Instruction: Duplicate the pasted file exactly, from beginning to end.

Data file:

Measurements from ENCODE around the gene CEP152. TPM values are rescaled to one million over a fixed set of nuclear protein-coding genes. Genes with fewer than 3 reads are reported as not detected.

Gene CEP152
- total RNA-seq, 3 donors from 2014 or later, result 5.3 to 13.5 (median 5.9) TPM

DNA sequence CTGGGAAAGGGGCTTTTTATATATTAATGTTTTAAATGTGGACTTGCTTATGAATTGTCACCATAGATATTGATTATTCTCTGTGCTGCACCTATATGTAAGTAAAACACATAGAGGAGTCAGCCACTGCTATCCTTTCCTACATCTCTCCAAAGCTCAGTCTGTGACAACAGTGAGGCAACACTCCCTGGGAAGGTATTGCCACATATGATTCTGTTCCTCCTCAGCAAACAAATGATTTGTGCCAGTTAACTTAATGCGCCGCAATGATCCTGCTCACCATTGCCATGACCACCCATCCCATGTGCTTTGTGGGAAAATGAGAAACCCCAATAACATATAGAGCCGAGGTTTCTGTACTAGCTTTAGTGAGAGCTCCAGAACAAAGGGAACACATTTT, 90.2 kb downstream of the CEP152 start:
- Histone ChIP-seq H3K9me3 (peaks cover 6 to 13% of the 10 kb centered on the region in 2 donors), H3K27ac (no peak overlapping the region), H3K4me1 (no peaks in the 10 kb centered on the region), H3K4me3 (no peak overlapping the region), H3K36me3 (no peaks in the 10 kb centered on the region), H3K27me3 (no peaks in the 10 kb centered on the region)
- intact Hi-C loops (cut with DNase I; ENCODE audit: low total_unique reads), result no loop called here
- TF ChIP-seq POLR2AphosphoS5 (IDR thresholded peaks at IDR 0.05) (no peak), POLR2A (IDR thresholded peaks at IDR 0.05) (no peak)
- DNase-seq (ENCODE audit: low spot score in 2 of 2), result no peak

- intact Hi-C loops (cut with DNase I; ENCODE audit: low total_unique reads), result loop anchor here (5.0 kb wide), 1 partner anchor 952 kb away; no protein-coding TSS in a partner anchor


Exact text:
Measurements from ENCODE around the gene CEP152. TPM values are rescaled to one million over a fixed set of nuclear protein-coding genes. Genes with fewer than 3 reads are reported as not detected.

Gene CEP152
- total RNA-seq, 3 donors from 2014 or later, result 5.3 to 13.5 (median 5.9) TPM

DNA sequence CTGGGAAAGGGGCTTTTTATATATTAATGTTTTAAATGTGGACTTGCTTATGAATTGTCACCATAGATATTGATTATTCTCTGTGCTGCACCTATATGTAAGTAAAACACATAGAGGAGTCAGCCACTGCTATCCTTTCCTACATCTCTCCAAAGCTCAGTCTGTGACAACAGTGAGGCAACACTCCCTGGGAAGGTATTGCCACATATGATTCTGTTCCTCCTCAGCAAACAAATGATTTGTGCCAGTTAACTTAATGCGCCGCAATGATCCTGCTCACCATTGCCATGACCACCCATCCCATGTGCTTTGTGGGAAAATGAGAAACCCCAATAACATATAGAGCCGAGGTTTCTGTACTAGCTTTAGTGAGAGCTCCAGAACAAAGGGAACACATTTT, 90.2 kb downstream of the CEP152 start:
- Histone ChIP-seq H3K9me3 (peaks cover 6 to 13% of the 10 kb centered on the region in 2 donors), H3K27ac (no peak overlapping the region), H3K4me1 (no peaks in the 10 kb centered on the region), H3K4me3 (no peak overlapping the region), H3K36me3 (no peaks in the 10 kb centered on the region), H3K27me3 (no peaks in the 10 kb centered on the region)
- intact Hi-C loops (cut with DNase I; ENCODE audit: low total_unique reads), result no loop called here
- TF ChIP-seq POLR2AphosphoS5 (IDR thresholded peaks at IDR 0.05) (no peak), POLR2A (IDR thresholded peaks at IDR 0.05) (no peak)
- DNase-seq (ENCODE audit: low spot score in 2 of 2), result no peak

- intact Hi-C loops (cut with DNase I; ENCODE audit: low total_unique reads), result loop anchor here (5.0 kb wide), 1 partner anchor 952 kb away; no protein-coding TSS in a partner anchor